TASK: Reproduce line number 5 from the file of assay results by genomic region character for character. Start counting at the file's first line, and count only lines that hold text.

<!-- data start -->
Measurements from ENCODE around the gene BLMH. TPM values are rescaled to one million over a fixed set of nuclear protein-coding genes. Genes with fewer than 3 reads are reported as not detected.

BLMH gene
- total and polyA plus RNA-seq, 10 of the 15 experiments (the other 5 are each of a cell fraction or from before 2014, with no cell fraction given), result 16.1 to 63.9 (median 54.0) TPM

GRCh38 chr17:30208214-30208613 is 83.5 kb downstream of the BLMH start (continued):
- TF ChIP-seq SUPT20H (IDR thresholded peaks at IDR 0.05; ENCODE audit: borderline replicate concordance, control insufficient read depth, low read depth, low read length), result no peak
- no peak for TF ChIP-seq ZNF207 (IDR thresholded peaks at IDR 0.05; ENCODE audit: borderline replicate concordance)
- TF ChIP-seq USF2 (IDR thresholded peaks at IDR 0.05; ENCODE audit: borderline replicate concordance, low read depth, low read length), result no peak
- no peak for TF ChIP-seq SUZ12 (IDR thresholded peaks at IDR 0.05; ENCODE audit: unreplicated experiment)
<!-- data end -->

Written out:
- TF ChIP-seq SUPT20H (IDR thresholded peaks at IDR 0.05; ENCODE audit: borderline replicate concordance, control insufficient read depth, low read depth, low read length), result no peak